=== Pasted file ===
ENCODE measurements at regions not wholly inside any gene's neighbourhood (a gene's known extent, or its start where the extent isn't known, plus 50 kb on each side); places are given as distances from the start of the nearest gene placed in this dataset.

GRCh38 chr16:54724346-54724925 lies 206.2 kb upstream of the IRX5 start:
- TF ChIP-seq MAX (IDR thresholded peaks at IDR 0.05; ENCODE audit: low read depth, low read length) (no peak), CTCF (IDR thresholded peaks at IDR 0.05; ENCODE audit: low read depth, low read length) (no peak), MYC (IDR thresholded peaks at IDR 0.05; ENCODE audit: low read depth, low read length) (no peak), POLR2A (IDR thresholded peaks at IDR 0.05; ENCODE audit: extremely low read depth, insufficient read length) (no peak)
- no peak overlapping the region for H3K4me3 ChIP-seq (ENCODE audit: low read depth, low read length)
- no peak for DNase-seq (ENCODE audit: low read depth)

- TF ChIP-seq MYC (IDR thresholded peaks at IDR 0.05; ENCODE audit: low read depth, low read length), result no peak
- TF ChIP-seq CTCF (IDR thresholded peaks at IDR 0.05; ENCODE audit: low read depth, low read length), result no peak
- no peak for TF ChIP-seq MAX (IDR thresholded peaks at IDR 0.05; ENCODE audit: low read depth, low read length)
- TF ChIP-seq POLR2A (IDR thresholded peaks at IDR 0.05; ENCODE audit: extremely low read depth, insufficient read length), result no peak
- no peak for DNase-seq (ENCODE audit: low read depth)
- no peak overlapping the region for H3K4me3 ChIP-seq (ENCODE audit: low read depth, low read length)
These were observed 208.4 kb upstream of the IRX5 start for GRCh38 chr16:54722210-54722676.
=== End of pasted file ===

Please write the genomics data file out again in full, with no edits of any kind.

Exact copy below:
ENCODE measurements at regions not wholly inside any gene's neighbourhood (a gene's known extent, or its start where the extent isn't known, plus 50 kb on each side); places are given as distances from the start of the nearest gene placed in this dataset.

GRCh38 chr16:54724346-54724925 lies 206.2 kb upstream of the IRX5 start:
- TF ChIP-seq MAX (IDR thresholded peaks at IDR 0.05; ENCODE audit: low read depth, low read length) (no peak), CTCF (IDR thresholded peaks at IDR 0.05; ENCODE audit: low read depth, low read length) (no peak), MYC (IDR thresholded peaks at IDR 0.05; ENCODE audit: low read depth, low read length) (no peak), POLR2A (IDR thresholded peaks at IDR 0.05; ENCODE audit: extremely low read depth, insufficient read length) (no peak)
- no peak overlapping the region for H3K4me3 ChIP-seq (ENCODE audit: low read depth, low read length)
- no peak for DNase-seq (ENCODE audit: low read depth)

- TF ChIP-seq MYC (IDR thresholded peaks at IDR 0.05; ENCODE audit: low read depth, low read length), result no peak
- TF ChIP-seq CTCF (IDR thresholded peaks at IDR 0.05; ENCODE audit: low read depth, low read length), result no peak
- no peak for TF ChIP-seq MAX (IDR thresholded peaks at IDR 0.05; ENCODE audit: low read depth, low read length)
- TF ChIP-seq POLR2A (IDR thresholded peaks at IDR 0.05; ENCODE audit: extremely low read depth, insufficient read length), result no peak
- no peak for DNase-seq (ENCODE audit: low read depth)
- no peak overlapping the region for H3K4me3 ChIP-seq (ENCODE audit: low read depth, low read length)
These were observed 208.4 kb upstream of the IRX5 start for GRCh38 chr16:54722210-54722676.